Chinese state media said Thursday the nation's defence budget would keep expanding but was not evidence of a mounting threat, after the government announced a 12.2 percent rise for 2014.
"China has no intention of overturning the current international security pattern," the Global Times, which is close to the ruling Communist Party, said in an editorial. "China will never seek to grab hegemony."
Beijing is embroiled in a series of territorial disputes with Japan and other Asian states, and has pursued its claims more assertively in recent years.
China announced Wednesday, on the opening day of its Communist-controlled National People's Congress (NPC), that it plans to spend 808.23 billion yuan ($132 billion) on the People's Liberation Army for 2014, in the latest double-digit increase.
That figure is still far short of the $633 billion defence budget for 2014 approved by the United States, the global leader in military spending.
But analysts believe China's actual defence spending is significantly higher than publicised.
"China will not stop increasing its military spending," the Global Times said. "It is believed the best scale for it in the long run is keeping it at half or two-thirds of that of the US."
It added that China's military spending should exceed Japan's "to a large extent".
"We should have an absolute advantage over Japan in terms of naval and air forces and strategic striking capabilities, as Japan has shielding from its military alliance with the US," the paper said.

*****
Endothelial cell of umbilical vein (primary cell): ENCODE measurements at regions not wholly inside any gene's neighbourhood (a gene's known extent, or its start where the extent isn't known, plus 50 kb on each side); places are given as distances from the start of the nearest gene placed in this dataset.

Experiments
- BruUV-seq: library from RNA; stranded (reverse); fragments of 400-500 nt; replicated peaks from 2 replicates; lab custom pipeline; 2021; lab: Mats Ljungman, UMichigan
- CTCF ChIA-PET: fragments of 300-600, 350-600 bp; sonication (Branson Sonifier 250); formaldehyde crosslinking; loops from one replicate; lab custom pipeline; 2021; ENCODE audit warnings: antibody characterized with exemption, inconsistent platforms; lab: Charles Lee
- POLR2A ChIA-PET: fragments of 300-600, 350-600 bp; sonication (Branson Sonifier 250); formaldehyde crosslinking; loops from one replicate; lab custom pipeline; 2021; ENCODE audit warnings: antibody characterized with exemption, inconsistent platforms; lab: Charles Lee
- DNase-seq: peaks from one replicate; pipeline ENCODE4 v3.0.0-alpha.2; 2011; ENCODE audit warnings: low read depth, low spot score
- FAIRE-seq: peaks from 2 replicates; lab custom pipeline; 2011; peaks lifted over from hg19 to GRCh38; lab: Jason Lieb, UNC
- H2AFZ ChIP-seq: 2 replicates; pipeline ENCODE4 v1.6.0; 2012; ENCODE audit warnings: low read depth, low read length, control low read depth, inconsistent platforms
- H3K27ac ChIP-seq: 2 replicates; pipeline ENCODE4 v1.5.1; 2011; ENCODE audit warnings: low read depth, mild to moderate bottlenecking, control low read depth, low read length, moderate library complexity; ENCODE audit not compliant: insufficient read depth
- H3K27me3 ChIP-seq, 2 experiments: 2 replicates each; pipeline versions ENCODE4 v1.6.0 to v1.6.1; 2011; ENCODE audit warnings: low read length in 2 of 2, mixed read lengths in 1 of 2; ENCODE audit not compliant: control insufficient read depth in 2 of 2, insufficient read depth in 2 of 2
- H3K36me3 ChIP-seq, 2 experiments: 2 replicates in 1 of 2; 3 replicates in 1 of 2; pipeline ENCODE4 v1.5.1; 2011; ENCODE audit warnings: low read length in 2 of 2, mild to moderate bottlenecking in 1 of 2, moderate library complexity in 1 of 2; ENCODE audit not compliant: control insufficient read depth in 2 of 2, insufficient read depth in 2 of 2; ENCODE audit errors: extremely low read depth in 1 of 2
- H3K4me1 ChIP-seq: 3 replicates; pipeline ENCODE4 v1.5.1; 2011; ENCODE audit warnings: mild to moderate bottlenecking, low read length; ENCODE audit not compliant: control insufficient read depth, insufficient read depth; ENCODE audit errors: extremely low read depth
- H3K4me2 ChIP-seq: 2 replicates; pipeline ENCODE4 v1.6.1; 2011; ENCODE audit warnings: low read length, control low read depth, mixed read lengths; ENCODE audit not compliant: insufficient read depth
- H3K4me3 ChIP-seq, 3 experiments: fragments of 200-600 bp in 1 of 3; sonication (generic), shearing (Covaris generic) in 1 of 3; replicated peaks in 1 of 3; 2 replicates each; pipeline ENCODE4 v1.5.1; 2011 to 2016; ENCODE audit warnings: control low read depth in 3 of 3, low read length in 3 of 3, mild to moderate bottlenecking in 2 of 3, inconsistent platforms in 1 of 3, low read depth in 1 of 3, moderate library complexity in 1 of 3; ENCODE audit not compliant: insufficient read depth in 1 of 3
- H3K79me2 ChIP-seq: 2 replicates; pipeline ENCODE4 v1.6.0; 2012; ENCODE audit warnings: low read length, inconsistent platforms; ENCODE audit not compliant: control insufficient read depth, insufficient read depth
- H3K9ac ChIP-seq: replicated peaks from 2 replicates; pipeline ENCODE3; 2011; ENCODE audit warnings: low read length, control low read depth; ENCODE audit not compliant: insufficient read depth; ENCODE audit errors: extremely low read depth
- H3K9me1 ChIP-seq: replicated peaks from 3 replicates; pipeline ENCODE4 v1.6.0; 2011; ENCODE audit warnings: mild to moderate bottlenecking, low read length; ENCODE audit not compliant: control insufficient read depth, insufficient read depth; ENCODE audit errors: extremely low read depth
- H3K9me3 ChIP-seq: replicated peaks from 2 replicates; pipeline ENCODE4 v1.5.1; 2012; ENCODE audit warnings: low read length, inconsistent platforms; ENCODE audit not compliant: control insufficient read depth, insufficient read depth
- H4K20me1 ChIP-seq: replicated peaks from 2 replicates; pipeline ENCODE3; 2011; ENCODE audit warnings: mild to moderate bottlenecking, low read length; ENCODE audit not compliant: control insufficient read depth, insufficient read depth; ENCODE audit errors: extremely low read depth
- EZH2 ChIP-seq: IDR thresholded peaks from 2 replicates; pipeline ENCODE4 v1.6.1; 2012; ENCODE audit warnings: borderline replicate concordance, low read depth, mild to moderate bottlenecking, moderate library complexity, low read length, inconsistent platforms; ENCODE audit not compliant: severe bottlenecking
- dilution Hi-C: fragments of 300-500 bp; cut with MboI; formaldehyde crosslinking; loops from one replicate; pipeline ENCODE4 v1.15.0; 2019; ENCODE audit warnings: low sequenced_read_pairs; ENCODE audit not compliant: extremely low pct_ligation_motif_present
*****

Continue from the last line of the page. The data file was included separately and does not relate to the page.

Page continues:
"China's annual military spending has exceeded Russia, but has China acquired greater military strength than Russia? Obviously no."
This year's official rise is the largest since 2011. In an editorial of its own the government-run China Daily newspaper said China was "only making up for what it has neglected to do in the past".
"The current increase is both imperative and legitimate, because China now has broader interests to defend," the paper wrote. "At the same time, more security threats are sprouting up in its immediate neighbourhood."
Beijing's growing military expenditures and capabilities have raised worries in Asia and the US, and Japan's Chief Cabinet Secretary Yoshihide Suga told reporters Wednesday that its lack of transparency on spending "has become a matter of concern for the international community, including Japan".
China's official Xinhua news agency dismissed those concerns in a bylined commentary Thursday, arguing that "it is Washington and Tokyo, instead of Beijing, that should explain to the world their military postures and intentions".
Overseas concerns and worries were "unfounded and misplaced", it said, adding that accusing China of complicating the security situation "amounts to a gross perversion of truth".